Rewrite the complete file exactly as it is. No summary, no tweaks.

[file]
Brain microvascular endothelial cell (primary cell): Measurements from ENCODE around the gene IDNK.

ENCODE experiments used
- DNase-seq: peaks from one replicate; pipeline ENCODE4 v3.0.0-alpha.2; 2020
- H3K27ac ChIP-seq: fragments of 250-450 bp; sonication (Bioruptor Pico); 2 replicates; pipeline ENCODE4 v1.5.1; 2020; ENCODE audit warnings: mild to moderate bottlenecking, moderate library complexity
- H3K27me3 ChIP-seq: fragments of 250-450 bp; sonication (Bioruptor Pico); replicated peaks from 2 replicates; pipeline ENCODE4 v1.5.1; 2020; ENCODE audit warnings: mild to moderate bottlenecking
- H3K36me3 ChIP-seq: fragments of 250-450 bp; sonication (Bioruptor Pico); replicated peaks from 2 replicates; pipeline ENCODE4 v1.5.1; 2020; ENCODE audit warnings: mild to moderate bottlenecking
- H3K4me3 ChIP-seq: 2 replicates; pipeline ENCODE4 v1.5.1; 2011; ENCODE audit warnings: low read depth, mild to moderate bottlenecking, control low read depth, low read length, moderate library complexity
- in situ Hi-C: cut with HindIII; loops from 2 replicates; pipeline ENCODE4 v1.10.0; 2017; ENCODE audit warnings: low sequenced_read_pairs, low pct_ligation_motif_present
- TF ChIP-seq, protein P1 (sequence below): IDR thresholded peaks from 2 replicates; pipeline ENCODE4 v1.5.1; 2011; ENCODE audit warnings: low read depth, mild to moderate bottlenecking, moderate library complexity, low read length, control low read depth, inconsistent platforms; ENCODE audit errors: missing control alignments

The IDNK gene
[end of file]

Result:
Brain microvascular endothelial cell (primary cell): Measurements from ENCODE around the gene IDNK.

ENCODE experiments used
- DNase-seq: peaks from one replicate; pipeline ENCODE4 v3.0.0-alpha.2; 2020
- H3K27ac ChIP-seq: fragments of 250-450 bp; sonication (Bioruptor Pico); 2 replicates; pipeline ENCODE4 v1.5.1; 2020; ENCODE audit warnings: mild to moderate bottlenecking, moderate library complexity
- H3K27me3 ChIP-seq: fragments of 250-450 bp; sonication (Bioruptor Pico); replicated peaks from 2 replicates; pipeline ENCODE4 v1.5.1; 2020; ENCODE audit warnings: mild to moderate bottlenecking
- H3K36me3 ChIP-seq: fragments of 250-450 bp; sonication (Bioruptor Pico); replicated peaks from 2 replicates; pipeline ENCODE4 v1.5.1; 2020; ENCODE audit warnings: mild to moderate bottlenecking
- H3K4me3 ChIP-seq: 2 replicates; pipeline ENCODE4 v1.5.1; 2011; ENCODE audit warnings: low read depth, mild to moderate bottlenecking, control low read depth, low read length, moderate library complexity
- in situ Hi-C: cut with HindIII; loops from 2 replicates; pipeline ENCODE4 v1.10.0; 2017; ENCODE audit warnings: low sequenced_read_pairs, low pct_ligation_motif_present
- TF ChIP-seq, protein P1 (sequence below): IDR thresholded peaks from 2 replicates; pipeline ENCODE4 v1.5.1; 2011; ENCODE audit warnings: low read depth, mild to moderate bottlenecking, moderate library complexity, low read length, control low read depth, inconsistent platforms; ENCODE audit errors: missing control alignments

The IDNK gene